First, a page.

And somehow, inexplicably, and before they knew what was happening, the Pharaoh had waved his hand at them as he might flick a fly away, and they were outside, blinking in the sunlight. Shiprah felt joy bubbling from her heart, and she and Puah embraced each other, tears streaming down their faces, and laughter filling the air.

But the best part was yet to come, for God finally told her, “Now is the time.”
"Therefore God dealt well with the midwives, and the people multiplied and grew very mighty. And so it was, because the midwives feared God, that He provided households for them. (Exodus 1:20-21)" And as Shiprah’s own babies grew up with the babies whose lives she had saved, she suddenly knew why God had said “Wait” for all those years.

"Delight yourself also in the Lord, and He shall give you the desires of your heart." (Psalm 37:4)

Picture Credit


Piano Pedawhat?

All good things must come to an end, and Piano Pedagogy class is no exception. We spent two weeks on the beautiful Verity campus, managing to meet almost all of the fifty students who live there, working on getting their BA in 18 months.

We fit in games of ping pong, foosball, volleyball, Rook, catchphrase, and Dutch Blitz, and walked around the building for exercise countless times.

We attended chapel every morning and joined the students in prayer and praise on Sunday nights.

We got to attend an Indianapolis Symphony Concert centered in the absolutely gorgeous Monument Circle.

But what we were really there for was learning how to teach piano excellently. With Mrs. Baldridge as our guide and fabulous teacher, we spent five hours in class every day and the same amount in study. We read through a textbook on Piano Pedagogy, evaluated all major piano methods, studied the recent history and development of pedagogy, addressed the business aspects of a piano studio, learned the different learning styles of students (and teachers!), studied the four periods of classical music, learned how to teach classical music to all levels of students, and memorized the major composers of each period and their piano works that are most important.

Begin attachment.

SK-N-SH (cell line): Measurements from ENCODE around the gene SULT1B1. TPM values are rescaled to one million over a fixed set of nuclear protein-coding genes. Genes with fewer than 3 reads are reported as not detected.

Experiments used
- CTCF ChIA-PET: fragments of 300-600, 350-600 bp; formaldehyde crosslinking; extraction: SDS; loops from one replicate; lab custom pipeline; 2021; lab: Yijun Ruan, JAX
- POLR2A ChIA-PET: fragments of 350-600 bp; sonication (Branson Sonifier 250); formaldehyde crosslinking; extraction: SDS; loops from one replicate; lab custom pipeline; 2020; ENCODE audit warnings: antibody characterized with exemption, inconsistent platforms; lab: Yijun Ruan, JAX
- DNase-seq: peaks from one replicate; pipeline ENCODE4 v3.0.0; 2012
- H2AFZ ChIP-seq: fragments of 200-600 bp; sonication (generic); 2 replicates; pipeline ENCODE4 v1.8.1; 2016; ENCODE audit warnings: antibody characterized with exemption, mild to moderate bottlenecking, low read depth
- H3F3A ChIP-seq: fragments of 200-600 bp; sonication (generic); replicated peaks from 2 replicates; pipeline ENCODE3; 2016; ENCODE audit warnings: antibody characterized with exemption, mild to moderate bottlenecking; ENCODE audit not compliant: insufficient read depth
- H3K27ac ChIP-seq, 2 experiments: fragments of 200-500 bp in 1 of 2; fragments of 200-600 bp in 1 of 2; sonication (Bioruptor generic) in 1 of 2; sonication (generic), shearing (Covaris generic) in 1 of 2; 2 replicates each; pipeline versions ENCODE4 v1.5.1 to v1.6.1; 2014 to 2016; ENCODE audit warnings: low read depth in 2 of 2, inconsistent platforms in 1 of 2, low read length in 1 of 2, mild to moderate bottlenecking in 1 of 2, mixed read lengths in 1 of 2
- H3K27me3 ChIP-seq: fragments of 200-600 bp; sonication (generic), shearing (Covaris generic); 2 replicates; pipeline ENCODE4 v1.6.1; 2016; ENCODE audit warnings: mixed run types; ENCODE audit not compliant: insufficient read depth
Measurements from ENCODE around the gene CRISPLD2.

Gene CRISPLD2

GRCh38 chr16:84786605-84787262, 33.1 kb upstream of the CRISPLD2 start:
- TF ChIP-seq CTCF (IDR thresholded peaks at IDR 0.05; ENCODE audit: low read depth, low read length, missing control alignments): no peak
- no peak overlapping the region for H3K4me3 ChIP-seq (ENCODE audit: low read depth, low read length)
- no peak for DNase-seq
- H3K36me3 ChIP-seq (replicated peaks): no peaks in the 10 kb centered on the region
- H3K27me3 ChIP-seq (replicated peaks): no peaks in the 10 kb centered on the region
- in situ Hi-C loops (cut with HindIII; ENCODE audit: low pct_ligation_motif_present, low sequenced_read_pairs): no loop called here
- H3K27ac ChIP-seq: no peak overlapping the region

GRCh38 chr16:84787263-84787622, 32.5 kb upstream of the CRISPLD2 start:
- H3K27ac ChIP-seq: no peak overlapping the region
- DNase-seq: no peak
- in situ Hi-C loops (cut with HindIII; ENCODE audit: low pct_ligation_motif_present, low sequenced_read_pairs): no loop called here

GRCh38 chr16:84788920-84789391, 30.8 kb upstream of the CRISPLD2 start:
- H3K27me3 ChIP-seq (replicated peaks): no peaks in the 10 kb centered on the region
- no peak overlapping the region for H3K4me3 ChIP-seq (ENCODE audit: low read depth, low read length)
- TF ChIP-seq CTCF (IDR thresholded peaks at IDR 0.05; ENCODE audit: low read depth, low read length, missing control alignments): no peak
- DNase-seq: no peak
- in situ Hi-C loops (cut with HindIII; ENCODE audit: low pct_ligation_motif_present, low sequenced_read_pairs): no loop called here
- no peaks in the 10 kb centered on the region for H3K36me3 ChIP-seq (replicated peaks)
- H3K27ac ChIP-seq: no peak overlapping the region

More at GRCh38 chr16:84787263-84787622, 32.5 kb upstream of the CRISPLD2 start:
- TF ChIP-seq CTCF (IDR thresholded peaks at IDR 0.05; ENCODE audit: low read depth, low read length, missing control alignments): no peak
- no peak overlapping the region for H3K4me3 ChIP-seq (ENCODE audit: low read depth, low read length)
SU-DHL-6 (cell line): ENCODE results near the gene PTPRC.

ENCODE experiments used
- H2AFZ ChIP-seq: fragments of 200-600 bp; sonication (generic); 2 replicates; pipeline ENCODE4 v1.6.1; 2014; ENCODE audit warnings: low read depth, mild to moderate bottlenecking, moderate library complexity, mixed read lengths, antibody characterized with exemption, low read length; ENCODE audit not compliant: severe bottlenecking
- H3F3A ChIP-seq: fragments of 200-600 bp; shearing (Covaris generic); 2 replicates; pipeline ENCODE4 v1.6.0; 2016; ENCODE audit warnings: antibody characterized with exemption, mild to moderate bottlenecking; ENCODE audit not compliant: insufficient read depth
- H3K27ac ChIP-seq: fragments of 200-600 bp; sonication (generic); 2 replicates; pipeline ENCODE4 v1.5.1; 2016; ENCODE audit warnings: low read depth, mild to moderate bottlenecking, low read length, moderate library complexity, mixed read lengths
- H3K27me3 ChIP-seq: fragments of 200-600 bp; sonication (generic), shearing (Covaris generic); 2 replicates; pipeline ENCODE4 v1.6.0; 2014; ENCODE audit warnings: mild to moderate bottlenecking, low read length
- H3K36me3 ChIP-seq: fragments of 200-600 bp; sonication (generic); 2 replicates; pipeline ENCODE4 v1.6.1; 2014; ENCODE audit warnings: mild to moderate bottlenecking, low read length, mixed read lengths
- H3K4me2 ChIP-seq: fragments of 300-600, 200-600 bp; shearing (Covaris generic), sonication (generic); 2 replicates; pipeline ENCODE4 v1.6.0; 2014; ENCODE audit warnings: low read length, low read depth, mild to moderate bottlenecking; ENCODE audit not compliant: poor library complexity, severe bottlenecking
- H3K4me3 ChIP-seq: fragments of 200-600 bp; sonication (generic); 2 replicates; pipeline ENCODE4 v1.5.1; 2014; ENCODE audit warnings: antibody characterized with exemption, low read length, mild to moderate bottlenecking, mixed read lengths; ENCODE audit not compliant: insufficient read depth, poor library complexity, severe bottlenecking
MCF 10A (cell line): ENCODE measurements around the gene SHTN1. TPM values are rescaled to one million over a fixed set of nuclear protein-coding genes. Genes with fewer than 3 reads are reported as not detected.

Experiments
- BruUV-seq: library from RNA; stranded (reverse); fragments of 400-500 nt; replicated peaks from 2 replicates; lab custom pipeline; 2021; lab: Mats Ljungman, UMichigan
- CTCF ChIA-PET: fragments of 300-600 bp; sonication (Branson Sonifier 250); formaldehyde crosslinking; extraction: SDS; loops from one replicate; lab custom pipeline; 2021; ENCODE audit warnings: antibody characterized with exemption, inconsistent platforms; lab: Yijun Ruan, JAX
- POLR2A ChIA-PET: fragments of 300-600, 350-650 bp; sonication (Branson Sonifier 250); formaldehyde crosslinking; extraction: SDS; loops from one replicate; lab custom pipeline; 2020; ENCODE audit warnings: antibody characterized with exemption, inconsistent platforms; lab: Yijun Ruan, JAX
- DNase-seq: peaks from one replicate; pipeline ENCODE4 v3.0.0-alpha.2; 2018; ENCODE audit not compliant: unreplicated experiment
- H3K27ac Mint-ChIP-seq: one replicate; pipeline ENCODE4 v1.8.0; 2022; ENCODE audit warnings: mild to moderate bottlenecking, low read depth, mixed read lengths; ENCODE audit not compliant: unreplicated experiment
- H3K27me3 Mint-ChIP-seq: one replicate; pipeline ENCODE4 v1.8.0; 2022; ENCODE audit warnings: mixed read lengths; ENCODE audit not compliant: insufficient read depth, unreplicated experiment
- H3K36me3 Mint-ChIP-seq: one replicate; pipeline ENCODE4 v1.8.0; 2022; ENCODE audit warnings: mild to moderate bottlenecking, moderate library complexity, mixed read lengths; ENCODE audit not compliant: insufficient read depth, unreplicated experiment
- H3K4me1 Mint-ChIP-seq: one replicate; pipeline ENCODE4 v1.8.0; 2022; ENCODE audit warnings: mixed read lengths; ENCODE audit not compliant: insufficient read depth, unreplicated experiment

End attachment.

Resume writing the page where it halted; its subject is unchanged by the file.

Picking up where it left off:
Of course, that's not all we did! We had teaching plans and method evaluations to fill out, reports to write, studio policies to revise, teaching philosophies to mull over, midterms to cram for, and finals to stress over. And, in there somewhere, we had playing. Lots and lots of playing. Every day, all eight students in our class trooped over into the construction zone of the campus, where the practice pianos were located (coincidence? I think not!). With four pianos going at once, the sound was something akin to a twentieth century polytonal composition, and the workers enjoyed teasing us about the beautiful music we made. Every morning of the second week, we had master classes with Mrs. Baldridge, learning not only how to better teach the piece to our students, but also how to master the technique for our own playing.

It was a blessing to go, and we couldn't have asked for a better class or teacher. We got to meet up with five old friends from the Midwest and East, and we were able to visit the Creation Museum! However, as always, it was simply marvelous to get on the plane home.

"Visiting or going home?" Asked the scientist headed for Kenya and funded by the Gates Foundation to study the diseases of plants.

"Oh--I'm going home!" I replied proudly.

And as the beautiful Cascades came into view and we swooped over the Pudget Sound to land safely in the Seattle airport, I almost felt at home. Then, very soon, I was engulfed in hugs from my family...and it started to rain...and I knew that I was home!

The view outside my kitchen window.